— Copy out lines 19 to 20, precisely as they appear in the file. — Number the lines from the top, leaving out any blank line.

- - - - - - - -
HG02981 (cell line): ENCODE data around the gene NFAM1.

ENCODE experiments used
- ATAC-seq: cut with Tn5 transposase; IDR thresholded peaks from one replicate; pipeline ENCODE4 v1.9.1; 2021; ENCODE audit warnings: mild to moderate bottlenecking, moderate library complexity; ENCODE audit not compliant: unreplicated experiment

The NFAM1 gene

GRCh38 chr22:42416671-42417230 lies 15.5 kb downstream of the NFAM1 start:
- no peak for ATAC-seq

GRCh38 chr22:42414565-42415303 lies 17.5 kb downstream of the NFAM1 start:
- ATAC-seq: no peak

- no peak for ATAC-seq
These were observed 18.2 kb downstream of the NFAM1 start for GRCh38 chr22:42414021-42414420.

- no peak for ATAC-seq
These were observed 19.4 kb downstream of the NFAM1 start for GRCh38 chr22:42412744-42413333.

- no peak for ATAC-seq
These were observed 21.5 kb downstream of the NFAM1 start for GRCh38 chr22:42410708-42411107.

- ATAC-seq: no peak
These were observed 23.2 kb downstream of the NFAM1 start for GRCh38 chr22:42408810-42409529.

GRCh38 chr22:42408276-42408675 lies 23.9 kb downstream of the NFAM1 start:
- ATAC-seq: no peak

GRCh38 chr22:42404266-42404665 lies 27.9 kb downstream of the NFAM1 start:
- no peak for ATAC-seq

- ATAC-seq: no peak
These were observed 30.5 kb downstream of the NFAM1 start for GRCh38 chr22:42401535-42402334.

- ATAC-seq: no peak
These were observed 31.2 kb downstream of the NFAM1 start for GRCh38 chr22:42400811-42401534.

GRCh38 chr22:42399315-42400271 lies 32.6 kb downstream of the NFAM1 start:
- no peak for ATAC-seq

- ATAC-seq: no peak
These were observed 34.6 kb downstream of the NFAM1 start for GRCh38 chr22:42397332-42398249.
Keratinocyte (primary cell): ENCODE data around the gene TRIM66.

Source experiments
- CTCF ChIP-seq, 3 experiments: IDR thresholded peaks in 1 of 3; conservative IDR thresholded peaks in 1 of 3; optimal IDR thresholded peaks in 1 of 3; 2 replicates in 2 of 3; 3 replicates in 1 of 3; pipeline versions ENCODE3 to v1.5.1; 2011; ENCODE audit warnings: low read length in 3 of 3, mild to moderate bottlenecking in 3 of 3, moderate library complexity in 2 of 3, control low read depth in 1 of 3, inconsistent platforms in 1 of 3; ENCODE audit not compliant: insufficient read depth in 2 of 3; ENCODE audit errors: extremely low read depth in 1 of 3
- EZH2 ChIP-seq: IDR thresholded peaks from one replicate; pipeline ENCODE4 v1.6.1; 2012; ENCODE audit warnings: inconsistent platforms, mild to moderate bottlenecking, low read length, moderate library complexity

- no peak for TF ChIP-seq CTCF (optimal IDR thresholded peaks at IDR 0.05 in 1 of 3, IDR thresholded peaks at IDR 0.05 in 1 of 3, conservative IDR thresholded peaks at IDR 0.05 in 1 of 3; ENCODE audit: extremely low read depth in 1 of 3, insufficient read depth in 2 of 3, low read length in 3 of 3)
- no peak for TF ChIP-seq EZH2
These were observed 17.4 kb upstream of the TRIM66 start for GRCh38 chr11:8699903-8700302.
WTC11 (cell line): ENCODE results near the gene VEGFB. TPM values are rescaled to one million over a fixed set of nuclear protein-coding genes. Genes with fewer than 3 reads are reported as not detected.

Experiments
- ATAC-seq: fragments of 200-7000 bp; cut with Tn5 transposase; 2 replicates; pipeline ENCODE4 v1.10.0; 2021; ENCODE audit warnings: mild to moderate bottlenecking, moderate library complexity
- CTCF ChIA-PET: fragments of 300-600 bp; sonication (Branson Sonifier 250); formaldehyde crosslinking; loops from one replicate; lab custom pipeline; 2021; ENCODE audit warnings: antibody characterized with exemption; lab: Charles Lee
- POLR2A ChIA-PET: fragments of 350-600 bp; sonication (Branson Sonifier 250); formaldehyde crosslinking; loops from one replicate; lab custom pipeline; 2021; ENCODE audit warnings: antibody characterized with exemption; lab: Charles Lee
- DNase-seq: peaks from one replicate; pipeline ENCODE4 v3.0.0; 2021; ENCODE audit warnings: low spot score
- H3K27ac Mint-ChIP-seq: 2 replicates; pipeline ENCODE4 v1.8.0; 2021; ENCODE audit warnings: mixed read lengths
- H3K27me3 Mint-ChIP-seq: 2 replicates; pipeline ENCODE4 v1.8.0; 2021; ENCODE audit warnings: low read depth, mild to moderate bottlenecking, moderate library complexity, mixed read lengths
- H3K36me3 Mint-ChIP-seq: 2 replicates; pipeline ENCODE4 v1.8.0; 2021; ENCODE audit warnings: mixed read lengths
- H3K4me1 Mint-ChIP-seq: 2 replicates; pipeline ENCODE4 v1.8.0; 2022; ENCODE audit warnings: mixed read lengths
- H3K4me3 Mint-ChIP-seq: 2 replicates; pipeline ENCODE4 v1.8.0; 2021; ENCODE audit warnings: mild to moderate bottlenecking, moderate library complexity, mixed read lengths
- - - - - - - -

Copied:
GRCh38 chr22:42404266-42404665 lies 27.9 kb downstream of the NFAM1 start:
- no peak for ATAC-seq